The positive tendency of consolidated technology to present objects themselves in as unadorned a fashion as possible is, however, traversed by the ideological need of the ruling society, which demands subjective reconciliation with these objects – with the reproduced voice as such, for example. In the aesthetic form of technological reproduction, these object no longer possess their traditional reality. The ambiguity of the results of forward-moving technology – which does not tolerate any constrain – confirms the ambiguity of the process of forward-moving rationality as such. – Theodor W. Adorno, “The Curves of the Needle” (1927), in Richard Leppert, Ed. Theodor W. Adorno: Essays On Music, pp. 271-272.
1. Subjectivation is not a flowering of autonomy and freedom; it’s the end product of procedures that train an individual in compliance and docility. One accepts structuring codes in exchange for an internal psychic coherence. Becoming yourself is not a growth process but a surrender of possibilities that we learn to regard as egregious, unbecoming. “Being yourself” is inherently limiting. It is liberatory only in the sense of freeing one temporarily from existential doubts. (Not a small thing!) So the social order is protected not by preventing “self-expression” and identity formation but encouraging it as a way of forcing people to limit and discipline themselves — to take responsibility for building and cleaning their own cage. Thus, the dissemination of social-media platforms becomes a flexible tool for social control. The more that individuals express through these codified, networked, formatted means to construct a “personal brand” identity, the more they self-assimilate, adopting the incentive structures of capitalist social order as their own. – Rob Horning, “Social Media Is Not Self-Expression” (2014), in the blog Marginal Utility, online edition of The New Inquiry
Three short – I’m not even sure I would call them essays; more musings, perhaps – on the social and aesthetic effects of changing technology – “The Curve Of The Needle” on early gramophones, “The Form Of The Phonograph Record”, and “Opera And The Long Playing Record” – span over 40 years (from 1927, when “The Curve Of The Needle” first appeared to 1969, the year of Adorno’s death, and his gratification that the long-playing record had rescued opera both from the opera-lover as well as preserved in far better aesthetic condition its most important part: the music) a lifetime during which so much history transpired, and continued, it’s a wonder anyone could take the time even to sketch out the ramifications of sound technology both for aesthetics as well as how that technology functions within the demands of late capitalist society.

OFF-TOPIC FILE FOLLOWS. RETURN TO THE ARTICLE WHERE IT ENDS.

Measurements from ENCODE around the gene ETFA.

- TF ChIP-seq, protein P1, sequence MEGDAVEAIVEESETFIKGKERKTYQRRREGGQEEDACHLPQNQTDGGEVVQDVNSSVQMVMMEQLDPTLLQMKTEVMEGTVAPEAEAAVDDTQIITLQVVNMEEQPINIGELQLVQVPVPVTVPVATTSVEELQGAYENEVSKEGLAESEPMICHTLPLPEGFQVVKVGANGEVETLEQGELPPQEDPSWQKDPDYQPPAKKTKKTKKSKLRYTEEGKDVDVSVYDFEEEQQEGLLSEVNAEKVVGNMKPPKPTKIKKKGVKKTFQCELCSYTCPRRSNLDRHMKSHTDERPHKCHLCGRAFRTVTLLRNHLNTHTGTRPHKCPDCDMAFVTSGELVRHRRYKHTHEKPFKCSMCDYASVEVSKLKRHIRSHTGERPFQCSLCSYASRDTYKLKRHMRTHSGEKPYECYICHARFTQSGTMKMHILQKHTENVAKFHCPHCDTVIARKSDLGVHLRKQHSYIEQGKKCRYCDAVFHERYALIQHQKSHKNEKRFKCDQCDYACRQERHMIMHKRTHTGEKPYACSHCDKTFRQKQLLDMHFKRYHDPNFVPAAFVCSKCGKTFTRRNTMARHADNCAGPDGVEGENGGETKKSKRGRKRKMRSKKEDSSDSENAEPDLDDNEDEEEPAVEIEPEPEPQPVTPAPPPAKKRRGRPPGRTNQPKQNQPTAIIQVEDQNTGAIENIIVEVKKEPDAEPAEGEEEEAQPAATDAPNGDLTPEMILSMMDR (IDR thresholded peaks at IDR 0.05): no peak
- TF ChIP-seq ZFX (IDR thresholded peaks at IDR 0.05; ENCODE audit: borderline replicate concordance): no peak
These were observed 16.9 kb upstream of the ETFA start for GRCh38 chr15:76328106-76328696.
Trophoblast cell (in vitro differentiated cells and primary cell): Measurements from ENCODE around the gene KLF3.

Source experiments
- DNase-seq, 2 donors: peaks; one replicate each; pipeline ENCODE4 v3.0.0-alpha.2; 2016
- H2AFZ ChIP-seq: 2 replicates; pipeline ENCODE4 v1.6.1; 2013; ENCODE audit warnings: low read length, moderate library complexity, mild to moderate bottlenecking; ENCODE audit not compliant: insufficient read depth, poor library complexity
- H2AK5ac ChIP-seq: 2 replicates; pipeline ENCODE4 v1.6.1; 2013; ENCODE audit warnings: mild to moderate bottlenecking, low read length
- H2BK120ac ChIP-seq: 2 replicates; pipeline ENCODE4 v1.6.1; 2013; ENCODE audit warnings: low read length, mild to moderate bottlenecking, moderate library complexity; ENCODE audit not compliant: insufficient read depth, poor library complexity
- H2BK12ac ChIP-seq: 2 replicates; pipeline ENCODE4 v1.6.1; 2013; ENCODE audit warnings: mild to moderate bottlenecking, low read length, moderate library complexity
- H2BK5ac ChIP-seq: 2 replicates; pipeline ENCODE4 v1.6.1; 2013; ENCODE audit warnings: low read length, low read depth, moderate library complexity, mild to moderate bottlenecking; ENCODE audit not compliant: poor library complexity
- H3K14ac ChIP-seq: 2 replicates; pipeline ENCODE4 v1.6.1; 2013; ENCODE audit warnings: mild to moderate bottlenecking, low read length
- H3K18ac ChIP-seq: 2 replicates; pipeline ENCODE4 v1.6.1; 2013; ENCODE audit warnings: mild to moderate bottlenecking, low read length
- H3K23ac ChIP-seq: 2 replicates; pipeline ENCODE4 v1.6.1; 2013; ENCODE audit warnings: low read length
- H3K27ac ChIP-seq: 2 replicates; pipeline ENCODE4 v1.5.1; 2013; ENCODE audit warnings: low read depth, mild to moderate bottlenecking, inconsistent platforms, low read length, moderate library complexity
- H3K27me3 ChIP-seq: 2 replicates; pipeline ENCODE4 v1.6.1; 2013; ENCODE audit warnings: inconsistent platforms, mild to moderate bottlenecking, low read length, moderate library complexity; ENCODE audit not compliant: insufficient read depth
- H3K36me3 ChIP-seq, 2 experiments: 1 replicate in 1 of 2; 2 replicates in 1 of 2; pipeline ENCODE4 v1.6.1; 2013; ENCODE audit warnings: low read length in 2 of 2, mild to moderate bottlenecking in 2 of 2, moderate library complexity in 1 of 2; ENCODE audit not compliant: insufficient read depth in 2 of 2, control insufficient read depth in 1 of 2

Yet, here are, 45 years after Adorno’s piece on LPs, and still socio-cultural critics – most prominently for me Rob Horning of The New Inquiry – continue to push a view of technology that purports to liberate even as it simultaneously binds us to the demands of late capitalism and separates us – socially, culturally, and aesthetically – in order that we would fulfill roles designed for us. While focusing less on both aesthetics and relying less on a notion of the compromised position enforced upon all of us, critics included, due to the overarching dialectics of late capitalism, Horning nevertheless continues a tradition of left-wing wariness of the mass-marketed liberating possibilities of technology, particularly communication technology (and what was the gramophone, radio, and the long-playing record but a form of communication technology?). These three short pieces, along with Horning’s vast library of pieces from The New Inquiry, give us a glimpse of the necessary caution we all should take when we’re told by corporations or other leaders that some new technology will free us, will educate us, will bring us together; precisely because the needs of late capitalism are to do the exact opposite, it is best to begin from a position of wariness at such claims, and look at the technology itself before making any conclusions.